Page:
Solid 'Silent Hill,' So-so 'Sentinel,' Shattered 'American Dreamz'
Sold on its menacing atmosphere and twisted monsters, Silent Hill crept to $20.2 million at 2,926 sites, claiming the weekend top spot. Based on a popular series of video games, the nearly $50 million horror picture drew about as many moviegoers as the first Resident Evil did out of the gate and generated similar business as Hostel and Final Destination 3 from earlier this year.

The combination of Silent Hill and fellow newcomer The Sentinel as well as holdovers Scary Movie 4 and Ice Age: The Meltdown helped propel 2006 to its fifth consecutive up weekend versus 2005. Overall business improved 17 percent from the comparable frame last year. As a whole, 2006 now leads 2005 by four percent at the same point.

Distributor Sony, which is on a horror roll this year after Underworld: Evolution and When a Stranger Calls, acquired United States and Latin American rights to Silent Hill for $14 million. In line with the genre, the studio's exit polling showed that the picture skewed young, with 67 percent of moviegoers under 25 years old, and 55 percent were male.

Two pictures that feature assassination plots against the President debuted to mixed results, with thriller The Sentinel out-running comedy American Dreamz. Marking Michael Douglas' first foray in his most lucrative genre since Don't Say a Word in 2001, The Sentinel tracked down a modest $14.4 million at 2,819 locations.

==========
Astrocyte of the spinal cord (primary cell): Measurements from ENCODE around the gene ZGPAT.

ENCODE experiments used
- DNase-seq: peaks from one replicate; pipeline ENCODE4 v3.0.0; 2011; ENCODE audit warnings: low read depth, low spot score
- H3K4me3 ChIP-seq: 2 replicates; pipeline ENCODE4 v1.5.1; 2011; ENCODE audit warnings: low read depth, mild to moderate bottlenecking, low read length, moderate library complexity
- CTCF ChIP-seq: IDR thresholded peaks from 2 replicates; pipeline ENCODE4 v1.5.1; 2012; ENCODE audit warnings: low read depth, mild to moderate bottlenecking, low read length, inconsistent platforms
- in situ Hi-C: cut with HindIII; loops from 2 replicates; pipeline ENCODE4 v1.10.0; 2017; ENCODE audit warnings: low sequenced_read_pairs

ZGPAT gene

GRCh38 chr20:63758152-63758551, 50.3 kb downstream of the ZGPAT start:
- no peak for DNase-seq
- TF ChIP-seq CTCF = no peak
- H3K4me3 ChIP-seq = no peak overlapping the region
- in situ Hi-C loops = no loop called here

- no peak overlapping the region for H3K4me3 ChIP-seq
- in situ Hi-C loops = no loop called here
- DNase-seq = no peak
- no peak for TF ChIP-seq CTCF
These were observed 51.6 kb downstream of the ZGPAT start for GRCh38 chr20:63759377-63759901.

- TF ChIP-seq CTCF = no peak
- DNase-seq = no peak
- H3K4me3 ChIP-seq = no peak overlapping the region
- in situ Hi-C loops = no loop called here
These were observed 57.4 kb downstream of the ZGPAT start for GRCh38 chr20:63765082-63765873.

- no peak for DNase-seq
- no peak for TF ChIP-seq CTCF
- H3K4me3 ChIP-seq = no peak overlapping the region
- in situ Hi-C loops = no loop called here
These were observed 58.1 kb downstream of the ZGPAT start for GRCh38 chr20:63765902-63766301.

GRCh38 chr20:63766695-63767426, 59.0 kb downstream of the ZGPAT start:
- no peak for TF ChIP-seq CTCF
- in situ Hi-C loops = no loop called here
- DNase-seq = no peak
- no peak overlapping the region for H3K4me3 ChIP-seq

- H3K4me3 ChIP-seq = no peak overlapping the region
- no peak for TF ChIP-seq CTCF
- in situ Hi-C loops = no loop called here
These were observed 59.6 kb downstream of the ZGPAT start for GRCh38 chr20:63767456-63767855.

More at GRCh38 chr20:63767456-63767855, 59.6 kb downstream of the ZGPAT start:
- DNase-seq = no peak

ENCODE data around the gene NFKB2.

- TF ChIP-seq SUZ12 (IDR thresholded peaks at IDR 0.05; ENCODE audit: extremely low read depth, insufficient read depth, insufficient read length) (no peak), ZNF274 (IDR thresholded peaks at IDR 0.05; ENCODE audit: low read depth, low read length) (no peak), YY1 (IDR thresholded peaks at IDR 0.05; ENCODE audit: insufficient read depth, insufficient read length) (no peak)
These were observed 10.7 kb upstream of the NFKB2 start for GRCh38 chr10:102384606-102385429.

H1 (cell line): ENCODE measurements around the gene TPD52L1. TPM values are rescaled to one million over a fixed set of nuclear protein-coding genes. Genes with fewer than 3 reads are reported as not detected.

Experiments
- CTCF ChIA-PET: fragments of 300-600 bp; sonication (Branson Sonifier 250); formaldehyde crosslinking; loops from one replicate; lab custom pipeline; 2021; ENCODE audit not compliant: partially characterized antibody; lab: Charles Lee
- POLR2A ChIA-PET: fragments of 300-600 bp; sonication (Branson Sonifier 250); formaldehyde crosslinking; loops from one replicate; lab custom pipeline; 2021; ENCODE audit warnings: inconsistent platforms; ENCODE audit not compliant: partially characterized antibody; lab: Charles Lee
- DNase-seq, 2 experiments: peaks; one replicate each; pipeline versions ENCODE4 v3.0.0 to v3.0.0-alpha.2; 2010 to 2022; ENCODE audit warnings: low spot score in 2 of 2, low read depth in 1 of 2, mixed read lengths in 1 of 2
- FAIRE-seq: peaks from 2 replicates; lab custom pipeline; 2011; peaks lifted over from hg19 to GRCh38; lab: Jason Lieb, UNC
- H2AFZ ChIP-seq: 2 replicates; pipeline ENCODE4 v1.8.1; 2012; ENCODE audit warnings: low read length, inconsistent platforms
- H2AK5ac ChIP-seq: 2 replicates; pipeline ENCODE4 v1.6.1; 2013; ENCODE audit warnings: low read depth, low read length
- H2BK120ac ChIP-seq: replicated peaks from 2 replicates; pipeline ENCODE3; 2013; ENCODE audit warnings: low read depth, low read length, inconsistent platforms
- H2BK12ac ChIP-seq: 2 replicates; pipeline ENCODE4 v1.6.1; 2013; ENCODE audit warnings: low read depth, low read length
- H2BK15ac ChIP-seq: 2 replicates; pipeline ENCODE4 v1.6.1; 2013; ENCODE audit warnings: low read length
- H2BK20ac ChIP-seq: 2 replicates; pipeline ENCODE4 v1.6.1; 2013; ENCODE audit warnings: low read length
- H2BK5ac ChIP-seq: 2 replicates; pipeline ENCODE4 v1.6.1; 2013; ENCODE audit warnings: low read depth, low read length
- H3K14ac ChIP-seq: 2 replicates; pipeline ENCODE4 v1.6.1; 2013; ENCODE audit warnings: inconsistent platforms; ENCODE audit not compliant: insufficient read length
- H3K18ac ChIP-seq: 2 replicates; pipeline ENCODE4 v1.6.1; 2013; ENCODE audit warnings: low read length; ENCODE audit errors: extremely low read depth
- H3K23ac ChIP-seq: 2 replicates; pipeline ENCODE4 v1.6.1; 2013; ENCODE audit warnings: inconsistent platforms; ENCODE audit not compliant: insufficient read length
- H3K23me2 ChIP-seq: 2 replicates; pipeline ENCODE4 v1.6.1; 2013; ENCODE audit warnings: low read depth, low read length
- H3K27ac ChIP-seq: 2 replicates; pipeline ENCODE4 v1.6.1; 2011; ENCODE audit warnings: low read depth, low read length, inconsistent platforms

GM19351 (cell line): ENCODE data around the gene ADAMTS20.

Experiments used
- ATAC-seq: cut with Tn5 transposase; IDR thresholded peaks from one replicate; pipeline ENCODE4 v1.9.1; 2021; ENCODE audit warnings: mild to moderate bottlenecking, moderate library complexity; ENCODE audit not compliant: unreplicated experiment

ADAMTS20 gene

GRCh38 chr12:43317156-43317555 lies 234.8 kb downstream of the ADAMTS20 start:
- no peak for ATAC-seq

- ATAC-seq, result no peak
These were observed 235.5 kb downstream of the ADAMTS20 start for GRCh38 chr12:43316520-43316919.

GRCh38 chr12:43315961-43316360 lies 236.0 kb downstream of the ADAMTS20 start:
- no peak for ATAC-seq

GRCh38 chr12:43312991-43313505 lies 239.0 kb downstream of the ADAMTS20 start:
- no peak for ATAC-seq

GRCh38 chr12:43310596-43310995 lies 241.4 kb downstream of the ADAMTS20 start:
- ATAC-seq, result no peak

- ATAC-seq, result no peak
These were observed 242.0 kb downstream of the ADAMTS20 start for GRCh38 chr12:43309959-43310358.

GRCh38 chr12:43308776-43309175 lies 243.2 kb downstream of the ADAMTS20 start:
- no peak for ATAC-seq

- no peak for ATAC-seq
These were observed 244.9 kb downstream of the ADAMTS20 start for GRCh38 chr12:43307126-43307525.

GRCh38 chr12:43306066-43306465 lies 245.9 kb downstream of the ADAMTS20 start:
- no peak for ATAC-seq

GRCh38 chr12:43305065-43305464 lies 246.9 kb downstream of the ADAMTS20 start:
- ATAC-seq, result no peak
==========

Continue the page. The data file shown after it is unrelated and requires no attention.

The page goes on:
The Sentinel was below par among past Douglas thrillers, but distributor 20th Century Fox hopes it will have the longevity of similar adult-appealing pictures. Earlier this year, Harrison Ford's thriller, Firewall, bowed to $13.6 million, but ended up with a somewhat face-saving $49 million. Fox's research indicated that Sentinel's audience was 72 percent over 30 and 52 percent female.

On the same weekend last year, another assassination plot thriller, The Interpreter, attracted $22.8 million, but The Sentinel was a more pedestrian affair—for example, its blown-up helicopter was no match for Interpreter's exploding bus highlight—and lacked the woman-in-jeopardy suspense of that Nicole Kidman vehicle.

True to the old George S. Kaufman quote that "satire is what closes on Saturday night," American Dreamz was out of tune with $3.7 million at 1,500 venues. Writer-director Paul Weitz' politics and pop culture satire cost $17 million to make and featured the stars of his previous hits About a Boy (Hugh Grant) and In Good Company (Dennis Quaid). Distributor Universal Pictures reported an audience breakdown of 62 percent female and 51 percent over 30.

Part of American Dreamz' comedic conceit was a send-up of the top-rated television singing competition American Idol, but it merely fictionalized what the show already does with real contestants: making fun of lousy singers. There was no compelling reason for moviegoers to pay to see what they currently get for free on TV.

The other major satire in the market, Thank You for Smoking, tumbled 38 percent in its second nationwide weekend and, despite all the hype, has coughed up $15.8 million so far.


• 4/25/05 - 'Interpreter' Intrigues Nation (Same Weekend, Last Year)


Weekend Box Office Results

• Video Game Adaptations

• Political Thrillers

• Political Satires

NOTE: This report was originally written on Sunday, April 23 and was revised on Monday, April 24 with actual grosses.